5. It’s a shame you can’t put a cup or something over her damaged nipple so Bobby stays away from it. Don’t think a plaster will do! Glad the mums and babies are getting along though. Enjoy your company and hope you have a restful weekend (well as much as you can). Big Hugs

  6. He’s so sturdy, none of that wobbly, big-kneed vulnerability you get with newborns. Such a touching photo of Lady A and Bobby T sharing a nose-to-nose moment. Is there some sort of healing balm you can put on the wounded teat which has a strong smell, so that he’d be more inclined to go for one of the others? And as for that huddle of piggies…. well, you know how I feel about piggies. Busy, happy days ahead, MIss C. Stay well, and may all the news be good.

  7. Bobby T looks beautiful and strong! Love the plonker pics too! xo

  8. Beautiful baby pictures. I hope the fresh milk s a wonderful addition to your table. Enjoy it in good health. Nice to know Alex is watching out for the herd. That means she is firmly settled in. Good job!

  9. My first comment disappeared, so I will repeat myself. Love the baby pics. Happy that the milk is flowing and hope you and your family, enjoy in good health, all the wonderful things you will make from it. The wide white belt makes for a very nice picture of mom and calf. Enjoy your day.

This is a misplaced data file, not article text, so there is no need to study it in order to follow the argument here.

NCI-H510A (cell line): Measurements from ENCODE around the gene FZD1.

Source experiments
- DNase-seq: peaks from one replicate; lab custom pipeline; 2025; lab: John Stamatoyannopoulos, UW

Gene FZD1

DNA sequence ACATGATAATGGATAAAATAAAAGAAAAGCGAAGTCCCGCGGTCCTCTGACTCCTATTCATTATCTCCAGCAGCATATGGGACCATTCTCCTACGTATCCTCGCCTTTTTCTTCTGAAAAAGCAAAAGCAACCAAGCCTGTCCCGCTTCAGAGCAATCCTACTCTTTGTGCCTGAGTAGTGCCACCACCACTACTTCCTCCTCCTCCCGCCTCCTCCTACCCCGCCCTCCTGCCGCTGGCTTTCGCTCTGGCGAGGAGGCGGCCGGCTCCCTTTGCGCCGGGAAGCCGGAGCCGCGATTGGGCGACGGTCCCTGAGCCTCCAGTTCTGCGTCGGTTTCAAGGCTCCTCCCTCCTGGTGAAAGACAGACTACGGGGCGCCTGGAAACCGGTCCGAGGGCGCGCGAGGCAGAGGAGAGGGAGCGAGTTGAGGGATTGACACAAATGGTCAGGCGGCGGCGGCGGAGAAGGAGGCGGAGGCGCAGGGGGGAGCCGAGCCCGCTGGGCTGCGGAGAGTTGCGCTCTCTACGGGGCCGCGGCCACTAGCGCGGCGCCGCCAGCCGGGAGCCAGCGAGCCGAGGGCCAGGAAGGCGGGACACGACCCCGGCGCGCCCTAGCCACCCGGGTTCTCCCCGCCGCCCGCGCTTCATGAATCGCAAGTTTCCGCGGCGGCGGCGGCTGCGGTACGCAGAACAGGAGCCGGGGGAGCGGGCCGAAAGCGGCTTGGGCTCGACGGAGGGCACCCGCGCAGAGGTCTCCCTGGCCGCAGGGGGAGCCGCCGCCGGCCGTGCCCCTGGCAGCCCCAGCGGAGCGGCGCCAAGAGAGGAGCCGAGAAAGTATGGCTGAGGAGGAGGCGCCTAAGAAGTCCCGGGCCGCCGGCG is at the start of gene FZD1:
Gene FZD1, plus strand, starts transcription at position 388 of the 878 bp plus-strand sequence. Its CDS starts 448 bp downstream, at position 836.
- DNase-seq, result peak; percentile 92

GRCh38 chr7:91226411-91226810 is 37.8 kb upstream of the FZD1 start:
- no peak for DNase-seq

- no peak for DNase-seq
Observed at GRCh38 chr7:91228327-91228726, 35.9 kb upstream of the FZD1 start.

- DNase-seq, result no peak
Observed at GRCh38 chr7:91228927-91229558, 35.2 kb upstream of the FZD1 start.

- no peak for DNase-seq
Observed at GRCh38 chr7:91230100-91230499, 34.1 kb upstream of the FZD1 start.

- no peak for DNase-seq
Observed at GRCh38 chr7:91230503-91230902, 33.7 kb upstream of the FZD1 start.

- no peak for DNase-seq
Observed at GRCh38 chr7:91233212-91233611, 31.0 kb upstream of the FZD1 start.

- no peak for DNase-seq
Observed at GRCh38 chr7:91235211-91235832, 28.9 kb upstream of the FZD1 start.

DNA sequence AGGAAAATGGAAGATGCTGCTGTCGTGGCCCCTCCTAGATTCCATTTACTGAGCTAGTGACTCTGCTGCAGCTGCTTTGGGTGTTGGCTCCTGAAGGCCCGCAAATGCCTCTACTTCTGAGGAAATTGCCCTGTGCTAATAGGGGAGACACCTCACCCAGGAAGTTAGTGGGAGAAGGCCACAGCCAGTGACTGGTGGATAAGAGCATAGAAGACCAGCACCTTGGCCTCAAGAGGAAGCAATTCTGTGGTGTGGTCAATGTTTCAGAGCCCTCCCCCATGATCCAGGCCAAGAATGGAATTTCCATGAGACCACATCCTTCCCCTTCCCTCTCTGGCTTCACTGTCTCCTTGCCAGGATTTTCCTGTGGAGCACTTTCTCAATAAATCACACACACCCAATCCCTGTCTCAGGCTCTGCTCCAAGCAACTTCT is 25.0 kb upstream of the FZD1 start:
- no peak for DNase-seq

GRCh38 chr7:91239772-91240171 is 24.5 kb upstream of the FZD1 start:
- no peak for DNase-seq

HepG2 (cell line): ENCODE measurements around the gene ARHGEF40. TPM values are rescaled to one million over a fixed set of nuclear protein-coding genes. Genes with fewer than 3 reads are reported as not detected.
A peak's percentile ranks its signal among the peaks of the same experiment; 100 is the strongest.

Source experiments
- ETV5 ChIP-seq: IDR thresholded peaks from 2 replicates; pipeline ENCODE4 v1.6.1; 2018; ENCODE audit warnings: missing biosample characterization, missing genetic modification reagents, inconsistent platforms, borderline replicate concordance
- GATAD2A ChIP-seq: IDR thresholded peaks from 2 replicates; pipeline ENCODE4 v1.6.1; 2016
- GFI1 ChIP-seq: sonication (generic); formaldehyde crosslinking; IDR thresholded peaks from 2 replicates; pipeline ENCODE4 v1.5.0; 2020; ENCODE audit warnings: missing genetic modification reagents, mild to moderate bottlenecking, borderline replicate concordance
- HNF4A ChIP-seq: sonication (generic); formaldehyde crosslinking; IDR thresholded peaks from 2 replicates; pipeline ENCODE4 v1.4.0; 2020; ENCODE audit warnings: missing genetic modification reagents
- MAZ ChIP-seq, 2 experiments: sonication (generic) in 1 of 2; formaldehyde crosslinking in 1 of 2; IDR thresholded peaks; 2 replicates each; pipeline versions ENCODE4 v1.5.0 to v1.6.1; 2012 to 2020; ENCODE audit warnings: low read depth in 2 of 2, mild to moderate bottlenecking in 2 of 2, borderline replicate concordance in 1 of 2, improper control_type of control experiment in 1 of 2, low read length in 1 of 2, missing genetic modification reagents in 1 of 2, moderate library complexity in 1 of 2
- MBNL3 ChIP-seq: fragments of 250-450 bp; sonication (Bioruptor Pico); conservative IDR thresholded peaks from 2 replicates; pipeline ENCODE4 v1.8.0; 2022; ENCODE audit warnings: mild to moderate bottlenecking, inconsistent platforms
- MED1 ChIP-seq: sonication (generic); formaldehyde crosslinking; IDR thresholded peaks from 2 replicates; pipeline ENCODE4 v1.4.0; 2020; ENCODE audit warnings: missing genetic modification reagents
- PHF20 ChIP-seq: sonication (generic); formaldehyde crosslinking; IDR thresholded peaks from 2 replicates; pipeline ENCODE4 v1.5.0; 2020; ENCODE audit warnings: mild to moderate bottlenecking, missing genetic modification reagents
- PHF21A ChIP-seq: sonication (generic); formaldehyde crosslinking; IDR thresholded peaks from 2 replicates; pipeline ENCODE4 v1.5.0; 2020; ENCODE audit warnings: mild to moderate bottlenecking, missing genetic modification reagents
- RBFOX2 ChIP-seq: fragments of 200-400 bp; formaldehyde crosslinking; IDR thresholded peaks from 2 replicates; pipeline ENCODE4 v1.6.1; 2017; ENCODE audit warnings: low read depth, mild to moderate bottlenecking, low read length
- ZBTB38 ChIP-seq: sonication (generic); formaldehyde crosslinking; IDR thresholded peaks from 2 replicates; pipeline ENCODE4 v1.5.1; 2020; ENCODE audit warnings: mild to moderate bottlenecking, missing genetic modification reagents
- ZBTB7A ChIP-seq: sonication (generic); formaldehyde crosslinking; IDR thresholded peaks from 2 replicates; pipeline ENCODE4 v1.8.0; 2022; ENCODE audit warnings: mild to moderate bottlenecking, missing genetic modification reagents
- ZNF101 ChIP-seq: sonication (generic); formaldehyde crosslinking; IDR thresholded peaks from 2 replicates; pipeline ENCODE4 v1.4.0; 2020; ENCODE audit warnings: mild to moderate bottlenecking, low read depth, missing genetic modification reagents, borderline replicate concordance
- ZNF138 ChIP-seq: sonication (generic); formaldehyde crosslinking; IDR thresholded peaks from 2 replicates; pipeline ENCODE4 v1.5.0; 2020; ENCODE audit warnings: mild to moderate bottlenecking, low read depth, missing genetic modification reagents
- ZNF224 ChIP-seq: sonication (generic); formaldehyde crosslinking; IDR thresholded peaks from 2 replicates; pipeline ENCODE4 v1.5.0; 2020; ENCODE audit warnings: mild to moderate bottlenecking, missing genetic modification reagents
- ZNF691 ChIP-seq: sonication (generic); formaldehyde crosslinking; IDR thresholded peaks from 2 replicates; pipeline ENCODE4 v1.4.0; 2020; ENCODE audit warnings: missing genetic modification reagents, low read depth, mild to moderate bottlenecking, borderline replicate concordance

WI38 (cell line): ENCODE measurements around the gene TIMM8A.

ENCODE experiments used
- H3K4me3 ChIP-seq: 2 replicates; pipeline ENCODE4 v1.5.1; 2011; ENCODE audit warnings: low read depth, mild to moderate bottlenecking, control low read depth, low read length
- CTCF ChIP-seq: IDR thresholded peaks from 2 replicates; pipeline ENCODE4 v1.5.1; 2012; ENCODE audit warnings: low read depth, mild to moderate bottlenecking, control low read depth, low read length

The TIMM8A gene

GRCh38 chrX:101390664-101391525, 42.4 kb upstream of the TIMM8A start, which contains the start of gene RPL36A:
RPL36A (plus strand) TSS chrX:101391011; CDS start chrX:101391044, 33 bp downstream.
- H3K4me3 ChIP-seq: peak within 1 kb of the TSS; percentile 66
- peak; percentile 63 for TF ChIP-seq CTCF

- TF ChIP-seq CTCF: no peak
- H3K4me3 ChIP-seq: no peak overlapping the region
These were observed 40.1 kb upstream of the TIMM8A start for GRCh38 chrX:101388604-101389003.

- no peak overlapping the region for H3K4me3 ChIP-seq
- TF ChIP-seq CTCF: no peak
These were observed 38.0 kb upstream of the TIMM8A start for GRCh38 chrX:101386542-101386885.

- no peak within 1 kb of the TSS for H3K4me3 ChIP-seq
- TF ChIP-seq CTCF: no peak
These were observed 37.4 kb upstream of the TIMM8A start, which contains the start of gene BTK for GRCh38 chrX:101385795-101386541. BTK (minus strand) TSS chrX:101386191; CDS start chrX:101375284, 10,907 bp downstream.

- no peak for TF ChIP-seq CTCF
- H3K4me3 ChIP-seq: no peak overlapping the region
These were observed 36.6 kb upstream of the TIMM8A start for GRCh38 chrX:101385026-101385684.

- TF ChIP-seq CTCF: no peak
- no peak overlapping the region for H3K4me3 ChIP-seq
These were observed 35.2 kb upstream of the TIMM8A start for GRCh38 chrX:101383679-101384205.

10. That is a BIG calf! Perhaps Lady’s issue is just edema — have had that with both my cows — took up to 3 or more days to subside — raspberry leaves did seem to help a bit. I share milk also but the latest baby – now almost 8 weeks old – will only nurse on the front two quarters and I was milking OAD but after a tiny bout with mastitis I’m now milking two cows twice a day — does take up a bit more of my day but we (and my kids down the road and the pigs and the chickens and the cats) are loving all that Jersey milk and cream. Hope your milking season continues to go well.

    • Yes the swelling sometimes tales up to two weeks to go down completely but she improves every milking – i massage a bit too which helps loosed the hardness but basically it will take its own time as you know. I was hoping for Once a Day too we will see how it goes with this baby – they really are not terribly bonded. Otherwise I am sticking to twice a day with a bottle. Every situation is different.. c